Art News – weekly round-up
- 22 May 2014
Mummy mysteries uncovered, a new altarpiece at St Paul's Cathedral and Salvador Dali's first surrealist painting – we round up the top art stories of the week.
Mammoths at the museum
The Natural History Museum’s new exhibition Mammoths: Ice Age Giants features a 42,000-year-old baby woolly mammoth called Lyuba. The Times reports on the discovery of this amazing mummified carcass in 2007, and the invaluable information scientists have extracted from it.
New installation unveiled at St Paul’s Cathedral
Bill Viola has created a powerful modern altarpiece for St Paul's Cathedral, featuring video works that represent earth, air, fire and water. The Guardian’s Jonathan Jones applauds Viola, calling the Matyrs series a ‘blast of hi-tech Caravaggio’.
The British Museum uncovers its mummies
The British Museum has used CT scanners to give visitors a look under the wrappings of eight mummies from its collection in Ancient Lives New Discoveries, revealing a man with breasts and a woman with a tattoo on her thigh. Alastair Smart reports for The Telegraph on the new technologies that have allowed new research to take place, whist Rachel Campbell-Johnston offers a list of ‘everything you need to know about mummies’ in The Times.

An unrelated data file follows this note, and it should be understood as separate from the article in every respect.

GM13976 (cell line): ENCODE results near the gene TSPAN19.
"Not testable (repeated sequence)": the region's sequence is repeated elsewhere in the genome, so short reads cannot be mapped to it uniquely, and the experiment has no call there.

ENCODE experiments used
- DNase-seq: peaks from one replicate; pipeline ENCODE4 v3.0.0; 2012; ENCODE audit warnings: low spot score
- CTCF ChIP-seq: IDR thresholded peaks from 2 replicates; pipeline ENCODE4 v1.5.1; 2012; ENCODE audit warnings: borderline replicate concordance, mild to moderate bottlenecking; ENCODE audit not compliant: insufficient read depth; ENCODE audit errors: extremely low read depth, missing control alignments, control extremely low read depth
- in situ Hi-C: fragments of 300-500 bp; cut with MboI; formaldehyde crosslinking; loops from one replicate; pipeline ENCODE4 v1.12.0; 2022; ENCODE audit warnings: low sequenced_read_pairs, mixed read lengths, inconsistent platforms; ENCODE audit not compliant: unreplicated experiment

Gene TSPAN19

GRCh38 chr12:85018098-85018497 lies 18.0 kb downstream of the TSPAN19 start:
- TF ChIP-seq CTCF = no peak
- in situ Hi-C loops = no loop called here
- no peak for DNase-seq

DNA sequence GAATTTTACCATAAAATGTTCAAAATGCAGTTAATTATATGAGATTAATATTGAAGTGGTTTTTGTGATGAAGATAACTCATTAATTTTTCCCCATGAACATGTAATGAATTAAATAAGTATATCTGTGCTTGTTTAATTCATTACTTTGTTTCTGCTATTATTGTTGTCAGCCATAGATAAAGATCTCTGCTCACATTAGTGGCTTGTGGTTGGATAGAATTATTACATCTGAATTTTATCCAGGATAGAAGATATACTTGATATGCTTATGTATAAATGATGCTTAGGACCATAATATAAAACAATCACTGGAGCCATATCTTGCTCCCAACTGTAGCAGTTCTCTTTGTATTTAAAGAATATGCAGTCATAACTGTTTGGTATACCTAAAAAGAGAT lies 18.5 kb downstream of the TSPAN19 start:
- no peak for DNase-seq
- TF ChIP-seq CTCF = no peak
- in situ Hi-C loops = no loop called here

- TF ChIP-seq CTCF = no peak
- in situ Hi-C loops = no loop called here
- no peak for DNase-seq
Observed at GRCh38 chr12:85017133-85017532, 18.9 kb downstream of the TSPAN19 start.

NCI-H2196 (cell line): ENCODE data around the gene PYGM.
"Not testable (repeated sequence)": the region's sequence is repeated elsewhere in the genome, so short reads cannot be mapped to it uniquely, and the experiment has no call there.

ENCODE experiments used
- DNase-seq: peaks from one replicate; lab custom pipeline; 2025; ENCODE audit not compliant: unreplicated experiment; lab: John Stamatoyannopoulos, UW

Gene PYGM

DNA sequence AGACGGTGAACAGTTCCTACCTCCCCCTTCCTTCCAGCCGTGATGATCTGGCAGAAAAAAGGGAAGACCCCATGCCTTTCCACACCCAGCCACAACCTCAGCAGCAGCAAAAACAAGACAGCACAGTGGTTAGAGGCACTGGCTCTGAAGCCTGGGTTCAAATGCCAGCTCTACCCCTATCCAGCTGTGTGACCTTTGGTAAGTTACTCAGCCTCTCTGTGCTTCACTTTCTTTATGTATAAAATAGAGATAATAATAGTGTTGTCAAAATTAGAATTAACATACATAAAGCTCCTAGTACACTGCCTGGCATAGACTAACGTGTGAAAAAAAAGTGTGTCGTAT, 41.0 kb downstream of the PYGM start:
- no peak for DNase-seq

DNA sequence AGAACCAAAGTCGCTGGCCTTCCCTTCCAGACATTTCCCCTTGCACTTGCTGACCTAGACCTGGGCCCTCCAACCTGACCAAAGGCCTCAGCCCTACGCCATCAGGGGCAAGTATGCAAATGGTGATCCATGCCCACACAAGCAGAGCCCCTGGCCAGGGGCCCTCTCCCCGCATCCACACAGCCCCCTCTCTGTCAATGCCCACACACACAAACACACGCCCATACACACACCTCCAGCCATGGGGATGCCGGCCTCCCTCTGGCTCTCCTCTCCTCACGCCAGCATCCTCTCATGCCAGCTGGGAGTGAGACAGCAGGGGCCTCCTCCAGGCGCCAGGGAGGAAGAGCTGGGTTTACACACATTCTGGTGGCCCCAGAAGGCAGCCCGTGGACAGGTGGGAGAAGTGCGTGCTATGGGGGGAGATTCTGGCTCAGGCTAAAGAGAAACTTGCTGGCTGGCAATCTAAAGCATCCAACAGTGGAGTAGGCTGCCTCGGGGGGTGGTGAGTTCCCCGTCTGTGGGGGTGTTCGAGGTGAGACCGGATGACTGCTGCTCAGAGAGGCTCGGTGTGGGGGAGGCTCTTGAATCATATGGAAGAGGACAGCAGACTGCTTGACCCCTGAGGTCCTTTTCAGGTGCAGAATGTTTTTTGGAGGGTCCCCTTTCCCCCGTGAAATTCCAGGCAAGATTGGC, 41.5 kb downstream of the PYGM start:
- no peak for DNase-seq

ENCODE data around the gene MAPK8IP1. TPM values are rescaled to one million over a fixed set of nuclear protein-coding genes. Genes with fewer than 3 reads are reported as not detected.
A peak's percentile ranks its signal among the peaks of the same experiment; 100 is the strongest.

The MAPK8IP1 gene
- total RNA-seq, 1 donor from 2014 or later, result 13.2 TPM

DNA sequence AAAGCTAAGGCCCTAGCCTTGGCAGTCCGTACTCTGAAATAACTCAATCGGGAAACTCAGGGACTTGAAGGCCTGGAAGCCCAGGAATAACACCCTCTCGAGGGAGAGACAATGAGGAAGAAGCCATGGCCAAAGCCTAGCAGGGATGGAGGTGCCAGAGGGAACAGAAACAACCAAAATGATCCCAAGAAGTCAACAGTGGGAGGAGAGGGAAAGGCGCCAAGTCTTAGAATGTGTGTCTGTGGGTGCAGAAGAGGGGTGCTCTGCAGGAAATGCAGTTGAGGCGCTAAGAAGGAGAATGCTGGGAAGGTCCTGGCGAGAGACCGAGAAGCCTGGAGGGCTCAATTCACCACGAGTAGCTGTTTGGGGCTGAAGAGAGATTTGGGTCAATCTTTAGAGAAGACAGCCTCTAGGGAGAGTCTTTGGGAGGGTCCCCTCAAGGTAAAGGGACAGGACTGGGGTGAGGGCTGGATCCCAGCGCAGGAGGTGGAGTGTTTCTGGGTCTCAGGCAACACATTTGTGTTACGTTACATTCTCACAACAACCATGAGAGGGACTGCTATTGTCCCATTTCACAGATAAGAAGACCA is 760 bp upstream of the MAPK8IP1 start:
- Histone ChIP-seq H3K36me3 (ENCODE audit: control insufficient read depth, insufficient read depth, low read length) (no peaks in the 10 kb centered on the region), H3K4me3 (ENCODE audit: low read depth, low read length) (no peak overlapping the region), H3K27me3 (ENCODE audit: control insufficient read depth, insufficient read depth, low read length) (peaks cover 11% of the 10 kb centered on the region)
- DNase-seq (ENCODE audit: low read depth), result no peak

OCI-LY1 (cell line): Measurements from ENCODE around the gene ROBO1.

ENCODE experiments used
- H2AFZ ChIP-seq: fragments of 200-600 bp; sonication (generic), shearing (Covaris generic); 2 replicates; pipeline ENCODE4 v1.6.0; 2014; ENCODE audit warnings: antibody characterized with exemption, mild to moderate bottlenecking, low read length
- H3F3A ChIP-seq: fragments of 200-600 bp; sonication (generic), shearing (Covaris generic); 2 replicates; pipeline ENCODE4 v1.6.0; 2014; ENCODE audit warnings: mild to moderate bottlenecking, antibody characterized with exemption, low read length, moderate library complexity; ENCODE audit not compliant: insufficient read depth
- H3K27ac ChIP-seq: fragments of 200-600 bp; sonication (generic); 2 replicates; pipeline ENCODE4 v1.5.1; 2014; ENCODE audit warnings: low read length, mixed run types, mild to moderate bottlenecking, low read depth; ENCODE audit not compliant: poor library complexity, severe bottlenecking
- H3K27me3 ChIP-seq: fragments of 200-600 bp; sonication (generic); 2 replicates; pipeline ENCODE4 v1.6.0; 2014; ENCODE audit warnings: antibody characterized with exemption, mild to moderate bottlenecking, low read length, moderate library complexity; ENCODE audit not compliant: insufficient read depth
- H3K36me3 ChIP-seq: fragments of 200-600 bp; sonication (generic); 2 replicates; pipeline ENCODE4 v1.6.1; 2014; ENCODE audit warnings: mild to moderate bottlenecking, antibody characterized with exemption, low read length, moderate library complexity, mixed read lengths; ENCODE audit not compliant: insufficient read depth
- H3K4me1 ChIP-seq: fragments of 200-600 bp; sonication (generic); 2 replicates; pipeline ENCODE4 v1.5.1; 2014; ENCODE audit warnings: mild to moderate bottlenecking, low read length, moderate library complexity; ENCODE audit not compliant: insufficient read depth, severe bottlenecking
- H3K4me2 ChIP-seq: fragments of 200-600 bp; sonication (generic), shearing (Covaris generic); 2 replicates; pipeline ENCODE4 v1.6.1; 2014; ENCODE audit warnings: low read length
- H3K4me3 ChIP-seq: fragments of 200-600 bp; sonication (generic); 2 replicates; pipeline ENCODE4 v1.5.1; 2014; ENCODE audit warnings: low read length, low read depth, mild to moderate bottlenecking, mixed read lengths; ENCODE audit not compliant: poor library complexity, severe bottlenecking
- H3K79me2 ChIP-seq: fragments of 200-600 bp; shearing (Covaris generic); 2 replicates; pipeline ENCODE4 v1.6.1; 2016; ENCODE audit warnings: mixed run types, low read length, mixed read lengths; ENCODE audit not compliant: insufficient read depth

Early Dali discovered
An oil painting bought for €150 (£120) in north-eastern Spain 26 years ago has been discovered to be the earliest surrealist work by Salvador Dali, art experts confirmed on Thursday. The Telegraph reports that The Intrautirine Birth of Salvador Dali was painted when the artist was 17 years old.
The Colosseum is set for a revamp, as a team of technicians set to clean the Roman landmark's entire facade with toothbrushes, scrubbing away centuries of grime. According to The Telegraph this is the first time the 2,000 year old structure has been cleaned.